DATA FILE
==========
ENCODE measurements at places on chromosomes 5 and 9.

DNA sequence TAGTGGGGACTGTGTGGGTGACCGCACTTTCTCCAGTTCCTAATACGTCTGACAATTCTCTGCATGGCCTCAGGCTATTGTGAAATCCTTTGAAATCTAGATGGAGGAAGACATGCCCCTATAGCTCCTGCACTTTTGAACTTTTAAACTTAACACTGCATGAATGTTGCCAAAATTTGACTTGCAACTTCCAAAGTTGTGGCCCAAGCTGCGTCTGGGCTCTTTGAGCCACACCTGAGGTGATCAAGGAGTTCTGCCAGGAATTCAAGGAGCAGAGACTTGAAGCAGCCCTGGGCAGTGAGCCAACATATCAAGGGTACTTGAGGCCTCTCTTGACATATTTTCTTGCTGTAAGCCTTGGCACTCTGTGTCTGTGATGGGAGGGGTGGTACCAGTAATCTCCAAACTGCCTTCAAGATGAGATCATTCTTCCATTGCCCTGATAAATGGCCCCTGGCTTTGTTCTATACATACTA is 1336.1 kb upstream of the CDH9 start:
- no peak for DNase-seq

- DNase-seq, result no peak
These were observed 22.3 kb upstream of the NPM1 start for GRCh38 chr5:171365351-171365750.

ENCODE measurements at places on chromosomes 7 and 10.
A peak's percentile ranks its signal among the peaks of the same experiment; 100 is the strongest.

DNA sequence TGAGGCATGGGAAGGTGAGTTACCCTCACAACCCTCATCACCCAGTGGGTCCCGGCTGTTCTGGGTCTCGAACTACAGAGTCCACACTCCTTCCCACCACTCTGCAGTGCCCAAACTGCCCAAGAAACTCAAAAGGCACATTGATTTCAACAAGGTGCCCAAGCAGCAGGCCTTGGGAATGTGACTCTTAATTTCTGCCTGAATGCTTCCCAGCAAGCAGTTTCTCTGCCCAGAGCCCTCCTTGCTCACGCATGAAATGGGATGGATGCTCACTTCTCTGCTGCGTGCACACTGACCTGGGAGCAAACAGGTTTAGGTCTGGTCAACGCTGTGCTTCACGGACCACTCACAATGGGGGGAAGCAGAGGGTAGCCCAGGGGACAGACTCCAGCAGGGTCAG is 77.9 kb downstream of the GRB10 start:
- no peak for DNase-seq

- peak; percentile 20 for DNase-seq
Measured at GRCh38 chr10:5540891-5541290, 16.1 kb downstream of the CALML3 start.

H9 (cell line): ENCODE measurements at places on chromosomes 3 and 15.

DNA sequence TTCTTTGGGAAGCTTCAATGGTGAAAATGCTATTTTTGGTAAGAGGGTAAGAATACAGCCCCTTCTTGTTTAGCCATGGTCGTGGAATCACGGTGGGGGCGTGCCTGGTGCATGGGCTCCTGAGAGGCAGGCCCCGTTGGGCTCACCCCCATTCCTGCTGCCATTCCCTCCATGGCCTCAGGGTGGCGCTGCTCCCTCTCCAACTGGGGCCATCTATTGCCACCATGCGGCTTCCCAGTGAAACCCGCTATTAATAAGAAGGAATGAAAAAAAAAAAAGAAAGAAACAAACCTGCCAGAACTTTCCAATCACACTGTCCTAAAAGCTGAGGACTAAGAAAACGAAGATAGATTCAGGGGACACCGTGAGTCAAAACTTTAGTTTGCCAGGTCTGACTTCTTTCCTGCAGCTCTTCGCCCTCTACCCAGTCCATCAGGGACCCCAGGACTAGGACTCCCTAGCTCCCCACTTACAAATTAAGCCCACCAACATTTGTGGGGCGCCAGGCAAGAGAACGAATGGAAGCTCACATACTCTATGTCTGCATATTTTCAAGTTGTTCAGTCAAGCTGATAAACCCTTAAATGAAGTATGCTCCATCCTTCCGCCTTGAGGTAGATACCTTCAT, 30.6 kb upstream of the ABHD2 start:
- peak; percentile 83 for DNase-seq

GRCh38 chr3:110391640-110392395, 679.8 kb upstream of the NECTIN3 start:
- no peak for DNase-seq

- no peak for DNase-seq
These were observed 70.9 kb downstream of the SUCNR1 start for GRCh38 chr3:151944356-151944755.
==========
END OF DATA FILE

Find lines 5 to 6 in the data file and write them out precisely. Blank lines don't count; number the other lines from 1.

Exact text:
These were observed 22.3 kb upstream of the NPM1 start for GRCh38 chr5:171365351-171365750.

ENCODE measurements at places on chromosomes 7 and 10.